Val Brunton: Cancer Therapeutics
Imaging of cancer cell phenotypes and drug responses
We are developing and using mouse models of cancer (breast, glioma, sarcoma) to study the role of key adhesion linked proteins in tumour cell progression. Our work combining the use of optical imaging window technology and specific fluorescence-based probes and label-free imaging approaches has enabled us to carry out studies where we can monitor the interaction of tumour cells within the surrounding microenvironment (eg immune infiltrate, extracellular matrix) and also quantify the effects of drugs on tumour cell phenotypes including migration, angiogenesis, apoptosis and protease activation. This allows us to dissect mechanisms of drug activity and provides a robust platform for evaluating new drug therapies. In addition, we are developing label-free Raman technologies to monitor drug uptake and distribution. This is a collaboration between chemists, engineers and optical physicists and is centered around use of our bespoke Raman/2-photon microscope.
Exploiting adhesion networks in glioblastoma
There is a pressing need for improvements in biological understanding and treatment of glioblastoma, whose prognosis remains dismal. Although whole genome sequencing has revealed the complexity of the mutational landscape, it has not yet resulted in new approaches and changes to clinical treatment. We are using new glioblastoma cellular models, including from mice and fresh patient-derived tumour specimens that provide genetically tractable and disease-relevant models that retain key aspects of disease biology. The work aims to exploit glioma cell vulnerabilities by disrupting core adhesion proteins and cancer-specific adhesion complexes. We are combining proteomics, transcriptomics and assessment of biological phenotypes (including use of orthotopic mouse models) with translational studies to develop hypotheses for new treatment strategies in glioblastoma.
Role of Kindlins in tumour cell biology and Kindler Syndrome
Kindlins (Kindlin-1, -2 and -3) are FERM domain containing adaptor proteins whose primary role is thought to be in the activation of integrins and they therefore play a key role in cell-matrix adhesion signalling. Their mis-regulation is associated with a number of diseases including Kindler Syndrome (Kin-1), Leukocyte Adhesion Deficiency type III (Kindlin-3) and cancer (Kindlin-1, -2 and -3). Kindler Syndrome is a skin disorder characterised by skin fragility and blistering and we are using both in vitro and in vivo approaches to study the role of Kindlin-1 in the development Kindler Syndrome and have recently identified a novel role for Kindlin-1 in regulating mitotic spindle orientation within the epidermis (Patel et al., 2013, Nat Commun; Patel et al., 2016 J Mol Cell Biol). We are also studying the role of Kindlin-1 and -2 in cancer development and progression. Our recent work had identified a role for Kindlin-1 in driving pulmonary metastatic colonization through regulation of the tumour microenvironment (Sarvi et al., 2018 Cancer Res).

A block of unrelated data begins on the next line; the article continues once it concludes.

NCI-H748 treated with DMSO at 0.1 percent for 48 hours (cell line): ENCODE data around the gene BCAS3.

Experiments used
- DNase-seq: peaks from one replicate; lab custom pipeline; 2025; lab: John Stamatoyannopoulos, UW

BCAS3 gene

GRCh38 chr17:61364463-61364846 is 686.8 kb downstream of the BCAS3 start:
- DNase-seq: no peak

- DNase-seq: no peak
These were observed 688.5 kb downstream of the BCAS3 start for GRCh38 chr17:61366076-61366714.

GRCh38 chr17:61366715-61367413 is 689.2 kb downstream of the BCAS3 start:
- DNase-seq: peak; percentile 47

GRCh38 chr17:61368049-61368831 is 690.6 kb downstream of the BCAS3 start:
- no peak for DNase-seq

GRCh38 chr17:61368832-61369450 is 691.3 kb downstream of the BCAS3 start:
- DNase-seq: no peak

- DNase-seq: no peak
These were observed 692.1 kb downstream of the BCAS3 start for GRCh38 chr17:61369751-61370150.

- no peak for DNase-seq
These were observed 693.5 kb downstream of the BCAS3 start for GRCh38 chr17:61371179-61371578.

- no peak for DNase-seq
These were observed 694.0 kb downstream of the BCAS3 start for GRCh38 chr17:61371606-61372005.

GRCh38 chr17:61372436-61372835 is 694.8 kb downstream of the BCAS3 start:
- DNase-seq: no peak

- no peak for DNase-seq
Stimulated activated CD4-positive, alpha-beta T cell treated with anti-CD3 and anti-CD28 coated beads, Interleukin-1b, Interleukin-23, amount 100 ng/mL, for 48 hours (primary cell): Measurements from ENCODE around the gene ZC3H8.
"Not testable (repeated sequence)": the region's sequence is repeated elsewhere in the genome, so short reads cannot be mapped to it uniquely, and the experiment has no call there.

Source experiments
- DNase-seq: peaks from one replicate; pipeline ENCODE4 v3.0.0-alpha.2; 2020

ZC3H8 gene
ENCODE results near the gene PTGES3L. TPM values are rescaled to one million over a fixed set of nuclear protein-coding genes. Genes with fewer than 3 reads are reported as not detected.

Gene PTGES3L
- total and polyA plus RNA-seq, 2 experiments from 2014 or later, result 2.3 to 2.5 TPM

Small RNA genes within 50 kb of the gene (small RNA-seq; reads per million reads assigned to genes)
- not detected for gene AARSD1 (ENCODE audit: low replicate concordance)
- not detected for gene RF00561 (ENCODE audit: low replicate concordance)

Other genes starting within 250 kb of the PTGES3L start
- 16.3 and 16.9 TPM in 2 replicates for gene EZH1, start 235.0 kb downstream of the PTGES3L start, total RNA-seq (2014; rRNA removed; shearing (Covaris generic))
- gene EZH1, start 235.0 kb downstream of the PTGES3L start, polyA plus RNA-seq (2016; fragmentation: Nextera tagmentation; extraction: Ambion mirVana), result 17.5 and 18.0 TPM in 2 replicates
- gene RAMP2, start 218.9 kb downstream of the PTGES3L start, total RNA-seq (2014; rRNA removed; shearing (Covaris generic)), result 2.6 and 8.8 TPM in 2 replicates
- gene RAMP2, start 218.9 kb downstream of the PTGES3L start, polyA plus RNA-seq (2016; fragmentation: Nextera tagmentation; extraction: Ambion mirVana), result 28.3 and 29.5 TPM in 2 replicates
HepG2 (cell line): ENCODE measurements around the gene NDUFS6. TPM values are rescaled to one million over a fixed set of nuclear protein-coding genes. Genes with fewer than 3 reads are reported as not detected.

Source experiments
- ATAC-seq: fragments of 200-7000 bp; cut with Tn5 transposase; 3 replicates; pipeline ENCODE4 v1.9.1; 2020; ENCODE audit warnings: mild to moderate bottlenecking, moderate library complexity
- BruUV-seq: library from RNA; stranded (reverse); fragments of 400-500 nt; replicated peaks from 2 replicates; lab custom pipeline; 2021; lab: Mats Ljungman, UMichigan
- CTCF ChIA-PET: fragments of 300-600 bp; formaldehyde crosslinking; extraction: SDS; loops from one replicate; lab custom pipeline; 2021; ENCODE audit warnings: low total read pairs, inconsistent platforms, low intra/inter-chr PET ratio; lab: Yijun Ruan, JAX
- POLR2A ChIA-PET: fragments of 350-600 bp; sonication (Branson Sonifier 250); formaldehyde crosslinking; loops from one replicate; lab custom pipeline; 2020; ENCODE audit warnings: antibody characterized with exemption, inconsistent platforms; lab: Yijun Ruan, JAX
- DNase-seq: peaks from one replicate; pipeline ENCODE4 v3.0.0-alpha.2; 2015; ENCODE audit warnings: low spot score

Understanding the role of the tumour microenvironment in lobular breast cancer
Invasive lobular carcinoma (ILC) is the second most common histological subtype of breast cancer after invasive ductal carcinoma (IDC), which account for 10-15% and 80% of breast cancers respectively. ILC is recognized to exhibit a number of clinico-pathologic characteristics distinct from those of IDC. For example, ILC has an unusual pattern of metastatic dissemination having a predilection for spread to the gastro-intestinal tract, peritoneum and ovary. Despite the originally favorable survival, patients with lobular histology have a worse survival in multivariate analysis after a prolonged follow-up which is in part due to extended periods of metastatic dormancy and a lack of response to chemotherapy.
We have carried out transcriptomic analysis of a series of laser capture microdissected human ILC samples and identified a gene signature that is specific to the tumour microenvironment of ILC. Using mouse models and primary patient derived samples (patient-derived xenografts, organoids) we are looking at how the tumour microenvironment is driving the unique features of ILC.
Generating new sarcoma models
Soft tissue sarcomas are a group of rare cancers for which surgery is the standard treatment for localised disease. Despite optimal management of localised disease, ~50% of patients develop local and distant metastatic relapse leading to poor outcomes. Progress in improving survival in soft tissue sarcoma over the last two decades has been disappointing. Consequently, there is a huge unmet need not only for the improved use of currently available systemic therapies to prevent disease relapse and metastasis but also a better understanding of the underlying biology of these tumours, leading to the rational evaluation and introduction of novel treatments. As part of a European wide consortium we are developing preclinical patient-derived and immune competent mouse models that reflect the human disease to address this unmet need. We are using a using a phenotypic-led screening approach to identify small molecules with potent activity in our sarcoma models to help drive important new target and drug discoveries for the treatment of soft tissue sarcoma.